The History of Mathematics

Mathematics After the Middle Ages

Who was Sir Isaac Newton?

Sir Isaac Newton (1642–1727) was an English mathematician and physicist considered by some to be one of the greatest scientists who ever lived. He was credited with inventing differential calculus in 1665 and integral calculus the following year. (For more information about calculus, see “Mathematical Analysis.”) The list of his achievements—mathematical and scientific—does not end there: He is also credited as the discoverer of the general binomial theorem, worked on infinite series, and even made advancements in optics and chemistry.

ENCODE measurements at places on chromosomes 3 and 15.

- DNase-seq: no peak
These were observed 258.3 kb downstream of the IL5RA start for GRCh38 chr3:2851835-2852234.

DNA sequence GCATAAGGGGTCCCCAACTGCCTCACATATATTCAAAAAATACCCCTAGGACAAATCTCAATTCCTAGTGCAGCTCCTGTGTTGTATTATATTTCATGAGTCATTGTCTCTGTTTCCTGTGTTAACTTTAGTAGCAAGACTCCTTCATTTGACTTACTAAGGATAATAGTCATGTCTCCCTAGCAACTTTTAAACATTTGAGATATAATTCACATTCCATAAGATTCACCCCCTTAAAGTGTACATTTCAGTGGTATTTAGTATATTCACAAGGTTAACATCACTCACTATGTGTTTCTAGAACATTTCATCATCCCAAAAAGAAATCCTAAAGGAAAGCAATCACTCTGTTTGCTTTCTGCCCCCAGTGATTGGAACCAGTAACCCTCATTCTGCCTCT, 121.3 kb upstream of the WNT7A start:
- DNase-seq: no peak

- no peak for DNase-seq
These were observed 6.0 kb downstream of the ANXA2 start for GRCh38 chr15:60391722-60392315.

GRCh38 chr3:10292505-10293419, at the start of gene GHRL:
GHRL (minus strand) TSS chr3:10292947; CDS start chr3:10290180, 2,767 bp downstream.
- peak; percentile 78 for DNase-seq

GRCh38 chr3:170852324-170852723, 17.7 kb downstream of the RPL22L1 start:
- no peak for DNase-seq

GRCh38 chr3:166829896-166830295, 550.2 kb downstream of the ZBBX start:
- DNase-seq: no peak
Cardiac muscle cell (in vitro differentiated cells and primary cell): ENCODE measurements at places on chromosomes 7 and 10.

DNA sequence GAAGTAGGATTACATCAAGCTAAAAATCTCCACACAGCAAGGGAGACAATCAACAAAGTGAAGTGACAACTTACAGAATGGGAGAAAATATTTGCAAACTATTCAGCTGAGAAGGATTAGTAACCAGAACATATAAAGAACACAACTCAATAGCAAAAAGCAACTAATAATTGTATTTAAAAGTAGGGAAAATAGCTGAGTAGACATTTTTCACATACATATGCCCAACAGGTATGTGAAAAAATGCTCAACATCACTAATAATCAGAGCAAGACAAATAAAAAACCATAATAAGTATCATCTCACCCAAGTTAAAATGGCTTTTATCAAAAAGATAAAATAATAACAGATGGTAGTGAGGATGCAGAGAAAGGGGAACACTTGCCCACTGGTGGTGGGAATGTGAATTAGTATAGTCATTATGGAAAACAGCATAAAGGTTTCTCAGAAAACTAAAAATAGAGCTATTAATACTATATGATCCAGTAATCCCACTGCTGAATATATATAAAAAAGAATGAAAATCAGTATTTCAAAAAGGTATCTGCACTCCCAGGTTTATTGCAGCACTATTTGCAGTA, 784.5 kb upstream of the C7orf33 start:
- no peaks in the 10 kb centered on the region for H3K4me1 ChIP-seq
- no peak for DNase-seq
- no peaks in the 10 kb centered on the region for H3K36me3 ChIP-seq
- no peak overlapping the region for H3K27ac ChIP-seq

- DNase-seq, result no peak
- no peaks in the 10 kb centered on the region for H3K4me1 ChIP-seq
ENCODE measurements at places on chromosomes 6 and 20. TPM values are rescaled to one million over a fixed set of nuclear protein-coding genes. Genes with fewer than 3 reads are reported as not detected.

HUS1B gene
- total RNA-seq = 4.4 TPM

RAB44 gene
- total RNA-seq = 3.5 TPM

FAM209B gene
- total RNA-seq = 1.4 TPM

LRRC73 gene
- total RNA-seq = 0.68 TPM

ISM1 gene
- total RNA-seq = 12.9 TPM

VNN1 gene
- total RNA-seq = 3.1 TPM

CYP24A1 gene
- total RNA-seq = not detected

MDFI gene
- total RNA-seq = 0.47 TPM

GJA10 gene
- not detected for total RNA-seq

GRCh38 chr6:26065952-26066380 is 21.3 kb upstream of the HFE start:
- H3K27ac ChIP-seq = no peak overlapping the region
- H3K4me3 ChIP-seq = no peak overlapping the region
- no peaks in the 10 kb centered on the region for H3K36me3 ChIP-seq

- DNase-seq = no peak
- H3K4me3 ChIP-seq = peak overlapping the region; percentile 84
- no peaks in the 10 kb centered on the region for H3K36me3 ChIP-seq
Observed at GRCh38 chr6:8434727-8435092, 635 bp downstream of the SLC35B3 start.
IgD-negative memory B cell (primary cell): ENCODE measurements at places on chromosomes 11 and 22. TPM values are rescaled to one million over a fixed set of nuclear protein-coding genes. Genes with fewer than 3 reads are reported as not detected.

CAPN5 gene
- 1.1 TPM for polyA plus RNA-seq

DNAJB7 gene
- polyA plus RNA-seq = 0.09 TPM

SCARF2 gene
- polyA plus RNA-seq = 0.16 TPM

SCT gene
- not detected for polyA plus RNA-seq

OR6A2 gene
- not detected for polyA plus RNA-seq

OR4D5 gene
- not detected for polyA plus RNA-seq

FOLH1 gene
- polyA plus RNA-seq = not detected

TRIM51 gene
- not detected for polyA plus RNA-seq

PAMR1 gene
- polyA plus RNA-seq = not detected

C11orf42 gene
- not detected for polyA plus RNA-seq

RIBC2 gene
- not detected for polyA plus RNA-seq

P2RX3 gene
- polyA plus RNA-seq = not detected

Some of Newton’s greatest contributions include the development of the law of universal gravitation, rules of planetary orbits, and sundry other astronomical concepts. By 1687, Newton had written one of his most famous books The Principia or Philosophiae naturalis principia mathematica (The Mathematical Principles of Natural Philosophy), which is often called the greatest scientific book ever written. In it Newton presents his theories of motion, gravity, and mechanics. Although he had developed calculus earlier, he still used the customary classical geometry to work out physical problems within the book.


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